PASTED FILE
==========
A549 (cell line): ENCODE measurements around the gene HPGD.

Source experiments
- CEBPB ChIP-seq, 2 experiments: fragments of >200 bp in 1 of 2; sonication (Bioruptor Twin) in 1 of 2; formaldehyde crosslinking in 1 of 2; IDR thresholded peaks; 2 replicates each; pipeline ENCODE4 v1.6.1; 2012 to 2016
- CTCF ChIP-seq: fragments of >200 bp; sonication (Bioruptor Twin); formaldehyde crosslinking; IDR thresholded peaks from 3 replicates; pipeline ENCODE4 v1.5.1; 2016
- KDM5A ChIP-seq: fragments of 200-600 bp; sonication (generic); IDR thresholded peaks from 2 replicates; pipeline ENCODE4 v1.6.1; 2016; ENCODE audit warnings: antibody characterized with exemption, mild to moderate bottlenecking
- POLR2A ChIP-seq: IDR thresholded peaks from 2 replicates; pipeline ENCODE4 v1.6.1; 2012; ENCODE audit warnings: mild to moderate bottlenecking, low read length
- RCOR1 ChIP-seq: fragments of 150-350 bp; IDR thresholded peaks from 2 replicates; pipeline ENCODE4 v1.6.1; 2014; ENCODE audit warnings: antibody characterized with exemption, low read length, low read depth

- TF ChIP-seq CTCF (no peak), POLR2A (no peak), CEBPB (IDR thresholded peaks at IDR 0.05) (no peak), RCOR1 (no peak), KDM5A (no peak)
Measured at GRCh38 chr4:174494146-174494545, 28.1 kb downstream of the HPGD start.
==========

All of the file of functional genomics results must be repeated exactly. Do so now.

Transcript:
A549 (cell line): ENCODE measurements around the gene HPGD.

Source experiments
- CEBPB ChIP-seq, 2 experiments: fragments of >200 bp in 1 of 2; sonication (Bioruptor Twin) in 1 of 2; formaldehyde crosslinking in 1 of 2; IDR thresholded peaks; 2 replicates each; pipeline ENCODE4 v1.6.1; 2012 to 2016
- CTCF ChIP-seq: fragments of >200 bp; sonication (Bioruptor Twin); formaldehyde crosslinking; IDR thresholded peaks from 3 replicates; pipeline ENCODE4 v1.5.1; 2016
- KDM5A ChIP-seq: fragments of 200-600 bp; sonication (generic); IDR thresholded peaks from 2 replicates; pipeline ENCODE4 v1.6.1; 2016; ENCODE audit warnings: antibody characterized with exemption, mild to moderate bottlenecking
- POLR2A ChIP-seq: IDR thresholded peaks from 2 replicates; pipeline ENCODE4 v1.6.1; 2012; ENCODE audit warnings: mild to moderate bottlenecking, low read length
- RCOR1 ChIP-seq: fragments of 150-350 bp; IDR thresholded peaks from 2 replicates; pipeline ENCODE4 v1.6.1; 2014; ENCODE audit warnings: antibody characterized with exemption, low read length, low read depth

- TF ChIP-seq CTCF (no peak), POLR2A (no peak), CEBPB (IDR thresholded peaks at IDR 0.05) (no peak), RCOR1 (no peak), KDM5A (no peak)
Measured at GRCh38 chr4:174494146-174494545, 28.1 kb downstream of the HPGD start.